"To see a world in a grain of sand,
And a heaven in a wild flower,
Hold infinity in the palm of your hand
And eternity in an hour."

From "Auguries of Innocence"

by William Blake

Tuesday, 27 March 2018

Kinver Edge - Rock Houses at Holy Austin and a Hill Fort

We had a family day out last Sunday but where to go? First idea was Melton Mowbray but the shops and museum were closed so we decided on the rock houses at Kinver as B has been talking about visiting them for ages.

Kinver Edge is a diverse habitat comprising two thirds woodland and one third lowland heath and, due to the latter, is designated a Site of Special Scientific Interest (SSSI). The heathland habitat has formed as a result of human settlement as people grazed their stock on the sandy soil for hundreds if not thousands of years. Kinver Edge was given to the National Trust by the Lee family in 1917. The original 200 acres has grown to 579 acres due to further land purchases safeguarding the location from the threat of gravel extraction. It is an outcrop of red sandstone and Bunter pebble beds.

We couldn't get a space in the lay-by near to the rock houses so we parked in the next car park and walked back through woodland.





The National Trust took over Holy Austin rock in 1964. The name Austin is a corruption of Augustine so it is possible there was once a religious cell or hermitage here. Some rock houses were originally natural caverns and all have been excavated to some extent over the centuries. The earliest definite historical mention of a cave dweller refers to Margaret of the Fox Earth who lived in Nanny's rock and died in 1617. Not much is known about the earliest inhabitants although, in 1777 a Joseph Heeley who walked along Kinver Edge, mentioned a family who had excavated the rock and lived there. A deed of sale for one cottage exists dated 1801. By 1861 records show that 11 families lived at Holy Austin and there were also houses at Nanny's and Vale Rock. Occupancy of homes in the lower level ended in 1939 but teas were served at the upper level of the rock until the 1960s. The last family to live here in one of the Upper Houses was the Novak family and they finally left in the late 1950's.

By the late 1980's the site was hazardous and a project was launched by the NT and local people to rebuild the upper cottages which now house the tearoom. In 1996 the lower cottages were restored to look as they would have appeared in 1900.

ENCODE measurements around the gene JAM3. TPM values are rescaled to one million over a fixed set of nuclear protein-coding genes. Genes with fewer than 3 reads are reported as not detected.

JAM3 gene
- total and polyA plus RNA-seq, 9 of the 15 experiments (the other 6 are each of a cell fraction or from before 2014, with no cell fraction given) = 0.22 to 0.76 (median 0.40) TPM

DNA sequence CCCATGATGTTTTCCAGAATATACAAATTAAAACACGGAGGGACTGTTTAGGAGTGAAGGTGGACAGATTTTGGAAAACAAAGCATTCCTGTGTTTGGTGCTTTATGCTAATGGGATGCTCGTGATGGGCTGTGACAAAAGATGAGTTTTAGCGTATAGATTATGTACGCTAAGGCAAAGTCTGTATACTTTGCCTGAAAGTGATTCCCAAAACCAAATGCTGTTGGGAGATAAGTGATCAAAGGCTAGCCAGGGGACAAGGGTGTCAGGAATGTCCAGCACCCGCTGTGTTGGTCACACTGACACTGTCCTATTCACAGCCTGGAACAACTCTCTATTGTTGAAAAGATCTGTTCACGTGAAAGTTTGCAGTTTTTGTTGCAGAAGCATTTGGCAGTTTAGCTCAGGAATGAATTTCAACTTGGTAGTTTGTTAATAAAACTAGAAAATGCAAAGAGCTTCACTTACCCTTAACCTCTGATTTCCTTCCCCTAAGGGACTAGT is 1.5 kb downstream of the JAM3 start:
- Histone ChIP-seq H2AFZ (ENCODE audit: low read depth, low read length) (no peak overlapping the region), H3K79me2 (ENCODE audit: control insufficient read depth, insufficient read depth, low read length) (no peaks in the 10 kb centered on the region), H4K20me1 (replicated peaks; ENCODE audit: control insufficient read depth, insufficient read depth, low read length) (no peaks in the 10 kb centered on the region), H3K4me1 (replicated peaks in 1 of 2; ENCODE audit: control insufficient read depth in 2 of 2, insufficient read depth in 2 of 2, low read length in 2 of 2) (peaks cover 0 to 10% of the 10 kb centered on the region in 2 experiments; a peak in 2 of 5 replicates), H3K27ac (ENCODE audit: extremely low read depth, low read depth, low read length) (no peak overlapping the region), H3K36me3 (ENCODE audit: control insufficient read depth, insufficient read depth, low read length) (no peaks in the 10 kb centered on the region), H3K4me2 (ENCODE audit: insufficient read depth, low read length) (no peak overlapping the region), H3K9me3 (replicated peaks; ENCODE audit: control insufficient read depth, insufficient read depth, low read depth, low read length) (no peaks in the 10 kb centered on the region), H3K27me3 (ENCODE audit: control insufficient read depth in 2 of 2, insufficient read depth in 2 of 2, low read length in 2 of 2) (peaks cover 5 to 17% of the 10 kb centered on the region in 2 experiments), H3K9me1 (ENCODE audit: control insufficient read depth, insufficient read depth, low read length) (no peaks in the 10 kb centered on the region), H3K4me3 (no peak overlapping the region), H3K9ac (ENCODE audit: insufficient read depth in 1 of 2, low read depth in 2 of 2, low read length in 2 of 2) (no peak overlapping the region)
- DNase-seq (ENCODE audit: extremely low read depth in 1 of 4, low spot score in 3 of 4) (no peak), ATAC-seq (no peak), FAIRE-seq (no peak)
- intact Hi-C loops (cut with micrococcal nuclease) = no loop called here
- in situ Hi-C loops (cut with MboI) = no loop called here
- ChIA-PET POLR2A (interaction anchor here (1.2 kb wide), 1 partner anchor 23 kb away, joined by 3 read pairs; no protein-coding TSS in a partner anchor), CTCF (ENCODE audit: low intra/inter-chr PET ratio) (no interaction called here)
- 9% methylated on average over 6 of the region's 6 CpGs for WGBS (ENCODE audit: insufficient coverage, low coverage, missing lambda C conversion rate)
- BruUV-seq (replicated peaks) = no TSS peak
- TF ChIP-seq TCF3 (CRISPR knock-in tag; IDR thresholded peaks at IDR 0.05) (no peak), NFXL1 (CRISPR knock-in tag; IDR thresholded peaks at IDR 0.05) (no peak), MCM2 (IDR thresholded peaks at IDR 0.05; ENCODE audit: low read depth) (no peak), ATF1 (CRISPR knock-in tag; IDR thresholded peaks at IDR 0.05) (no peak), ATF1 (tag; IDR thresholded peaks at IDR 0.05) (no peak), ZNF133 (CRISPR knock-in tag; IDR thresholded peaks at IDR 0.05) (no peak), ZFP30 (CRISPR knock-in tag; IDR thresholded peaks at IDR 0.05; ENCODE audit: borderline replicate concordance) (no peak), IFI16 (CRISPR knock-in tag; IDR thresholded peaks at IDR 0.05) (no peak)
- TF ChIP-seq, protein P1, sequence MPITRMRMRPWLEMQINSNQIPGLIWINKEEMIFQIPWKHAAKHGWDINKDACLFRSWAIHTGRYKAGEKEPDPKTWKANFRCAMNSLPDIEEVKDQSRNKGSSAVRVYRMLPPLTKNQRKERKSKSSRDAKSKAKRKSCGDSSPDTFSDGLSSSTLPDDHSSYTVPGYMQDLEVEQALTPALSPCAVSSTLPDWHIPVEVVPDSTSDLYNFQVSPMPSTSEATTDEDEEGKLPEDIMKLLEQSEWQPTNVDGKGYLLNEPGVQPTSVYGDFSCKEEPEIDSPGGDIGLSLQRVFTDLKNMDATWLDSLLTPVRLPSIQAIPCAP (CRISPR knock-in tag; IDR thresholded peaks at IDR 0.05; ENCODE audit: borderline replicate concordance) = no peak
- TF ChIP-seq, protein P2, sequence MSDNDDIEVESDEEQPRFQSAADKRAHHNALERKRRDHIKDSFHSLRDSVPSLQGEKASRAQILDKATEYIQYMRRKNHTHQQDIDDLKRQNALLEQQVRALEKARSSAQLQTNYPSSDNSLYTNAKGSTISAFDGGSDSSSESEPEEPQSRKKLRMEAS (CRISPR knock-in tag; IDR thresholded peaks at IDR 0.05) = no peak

Holy Austin rock is also a Site of Special Scientific Interest for the exposures of windblown dune sand deposited around 200-250 million years ago in the Permian when this area was hot, arid desert and at a time when the world's landmass formed one super-continent called Pangea. Each layer of compacted sandstone represents 100's of 1000's of years.

The visitor centre is on the lower level and from there you can enter two of the dwellings.

The walls were limewashed and, as you can see, from the photos, the rooms were cosy and homely.

Into the second dwelling.

Timothy about to try his paws at rag rug making!

People who lived in the rock houses had gardens and also kept livestock.

This is the Middle Level which has not been restored.

The Upper Level

A photo of one of the past rock house dwellers.

People have carved initials and messages into the sandstone over hundreds of years.

Time for tea and cake from the tearoom - mine was a Cherry Almond Cake and

before we left Timothy posed for another photo.

Then up to the Iron Age Hill Fort.

A handy seat

The last steep bit to walk.

Views from the fort - the town you can see is Kinver


Hoof Fungus???



After walking round the summit for a while it was time to return to the car and drive home. It was a good day out - I hadn't been for years although I used to visit Kinver Edge with my parents and grandparents when I was little.

*D Photos taken by D with the Canon SX50 bridge camera

The rest were taken by me with the Panasonic Lumix bridge camera - I discovered afterwards that the camera was set on one of the macro settings from when I had taken moth photos earlier in the morning and had forgotten to cancel the setting!! Am not sure if this has affected the quality of some of my pictures!

Reference: Guidebook to Kinver Edge and the Rock Houses by the National Trust.

Monday, 26 March 2018

First Garden Moths and Butterfly of the Year

I saw my first butterfly of the year - a Comma - this morning in the garden nectaring on bergenia.

Just a record shot (heavily cropped!)

I put out my moth trap for the first time last Saturday 24th March. Minimum Overnight temperature was 0 degrees centigrade but there were a few moths

Oak Beauty (Biston strataria x 1 (nfy)

Common Quaker (Orthosia cerasi x 3 (nfy)

Hebrew Character (Orthosia gothica) x 1 (nfy) - pictured here with the other 2 Common Quakers.

A March Moth was seen on the bathroom floor a few weeks ago.